The report noted Saudi Arabia's Public Prosecutor's Office indicted 11 suspects and said 10 people were under investigation but has not released more information. "At year's end the PPO had not named the suspects nor the roles allegedly played by them in the killing, nor had they provided a detailed explanation of the direction and progress of the investigation," it said.
The report added that the murder was one of several instances in which "the government or its agents engaged in arbitrary or unlawful killings" and contributed to "an environment of impunity" in the country.
It also cited a range of other human rights abuses in Saudi Arabia, including the arrest of at least 20 prominent women's rights activists, executions for nonviolent offenses, forced disappearances and torture of prisoners.
The report noted some gains in the monarchy, including that women were allowed to vote and run as candidates in municipal elections for the first time. Khashoggi had been living in Virginia in self-imposed exile as he wrote columns critical of the Saudi government under the crown prince, the de factor leader.
His killing caused tensions to soar between the U.S. and the kingdom, with members of Congress saying they believed the crown prince was behind the operation, an allegation the Saudi government has denied. President Donald Trump has been reluctant to place blame on a country that is central to his Middle East policy.
In presenting the report, Secretary of State Mike Pompeo said the U.S. "will expose violations of human rights wherever they occur." He did not mention Saudi Arabia, but made clear the Trump administration will deal with foreign countries no matter how poor their rights record to advance national interests.
"The policy of this administration is to engage with other governments, regardless of their record, if doing so will further U.S. interests," Pompeo said. In addition to Saudi Arabia, the report pointed out abuses committed by NATO ally Turkey.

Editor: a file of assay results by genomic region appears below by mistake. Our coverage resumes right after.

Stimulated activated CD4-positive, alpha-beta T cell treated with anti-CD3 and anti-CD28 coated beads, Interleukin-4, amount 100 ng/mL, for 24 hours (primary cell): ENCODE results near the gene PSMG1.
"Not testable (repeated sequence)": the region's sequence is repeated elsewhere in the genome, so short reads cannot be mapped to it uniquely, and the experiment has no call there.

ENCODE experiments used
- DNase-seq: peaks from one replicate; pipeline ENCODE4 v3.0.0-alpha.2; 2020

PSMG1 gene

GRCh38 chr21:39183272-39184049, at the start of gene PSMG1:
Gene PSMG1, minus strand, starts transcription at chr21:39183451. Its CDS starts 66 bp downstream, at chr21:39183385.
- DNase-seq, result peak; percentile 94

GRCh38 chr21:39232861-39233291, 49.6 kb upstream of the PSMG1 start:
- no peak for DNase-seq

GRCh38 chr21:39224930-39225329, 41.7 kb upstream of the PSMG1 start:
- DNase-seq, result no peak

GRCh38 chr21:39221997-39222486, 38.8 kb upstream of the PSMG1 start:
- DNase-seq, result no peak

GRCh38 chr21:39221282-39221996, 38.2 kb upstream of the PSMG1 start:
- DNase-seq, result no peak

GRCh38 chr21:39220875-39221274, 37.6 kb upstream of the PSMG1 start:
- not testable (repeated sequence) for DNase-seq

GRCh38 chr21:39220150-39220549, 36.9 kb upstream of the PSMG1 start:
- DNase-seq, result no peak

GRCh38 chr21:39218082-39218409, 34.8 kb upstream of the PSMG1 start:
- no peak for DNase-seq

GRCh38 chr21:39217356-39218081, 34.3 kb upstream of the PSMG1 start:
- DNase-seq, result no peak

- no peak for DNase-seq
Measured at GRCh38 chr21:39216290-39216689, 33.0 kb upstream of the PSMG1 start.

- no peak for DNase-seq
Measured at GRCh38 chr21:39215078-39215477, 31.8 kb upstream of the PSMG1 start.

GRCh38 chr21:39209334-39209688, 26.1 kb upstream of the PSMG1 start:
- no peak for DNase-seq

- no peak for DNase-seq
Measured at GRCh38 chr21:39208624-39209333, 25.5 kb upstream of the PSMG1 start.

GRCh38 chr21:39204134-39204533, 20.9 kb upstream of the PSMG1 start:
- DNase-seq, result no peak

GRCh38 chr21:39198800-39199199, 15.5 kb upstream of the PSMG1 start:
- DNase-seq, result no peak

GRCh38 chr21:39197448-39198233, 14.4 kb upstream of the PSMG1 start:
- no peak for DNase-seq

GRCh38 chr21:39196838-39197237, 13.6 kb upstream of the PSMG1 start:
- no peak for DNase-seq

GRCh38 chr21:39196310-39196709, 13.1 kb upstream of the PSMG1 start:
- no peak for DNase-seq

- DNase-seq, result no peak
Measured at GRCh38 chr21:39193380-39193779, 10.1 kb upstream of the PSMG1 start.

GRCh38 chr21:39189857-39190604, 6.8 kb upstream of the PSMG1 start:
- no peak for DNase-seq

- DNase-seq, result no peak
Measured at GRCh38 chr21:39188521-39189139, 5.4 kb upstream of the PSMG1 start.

Turkey arbitrarily arrested tens of thousands of lawmakers, lawyers and journalists for alleged terrorism ties or legitimate speech and did not look thoroughly into abuse allegations. "The government continued to take limited steps to investigate, prosecute, and punish members of the security forces and other officials accused of human rights abuses; impunity for such abuses remained a problem," the report said.
Human rights groups lambasted the report as inadequate even with Pompeo's qualification that the administration must work to promote U.S. national interests. "From its shielding of Saudi leaders from accountability over the murder of Jamal Khashoggi, to its cozy relationship with NATO allies trending towards authoritarianism, the Trump administration seems disinterested in its own advice," said Human Rights First. "With respect to the Khashoggi killing, the administration's continued insistence that it is waiting on a Saudi-led investigation is laughable, given the complete absence of rule of law in that country."
The report noted abuses in a number of familiar U.S. adversaries like China, Cuba, Iran, North Korea, Myanmar and Russia, all of which were cited for major violations, including forced disappearances, torture, arbitrary killings and arrests and political prosecutions.
Pompeo said China "is in a league of its own when it comes to human rights abuses," citing mass detentions of hundreds of thousands of Muslims and ethnic Kazakhs as well as repression of Tibetans, Christians and other religious minorities.
In Burma, the report said evidence had surfaced to support allegations that the military carried out a campaign of ethnic cleansing against Rohingya Muslims in 2017 and it accused the government of preventing humanitarian assistance from reaching those displaced.
In Iran, the report said "the government's human rights record remained extremely poor and worsened in several key areas." Those included executions for crimes without fair trials and forced disappearances.
Russia was cited for abuses in Ukraine, as well as authoritarian moves against opposition figures. Closer to home, the report identified widespread abuses in Cuba and Venezuela. In Venezuela, where the administration no longer recognizes President Nicolas Maduro as the country's legitimate leader, the report said abuses included extrajudicial killings by security forces, torture, harsh and life-threatening prison conditions, restrictions on free expression and the press, sham elections and pervasive corruption.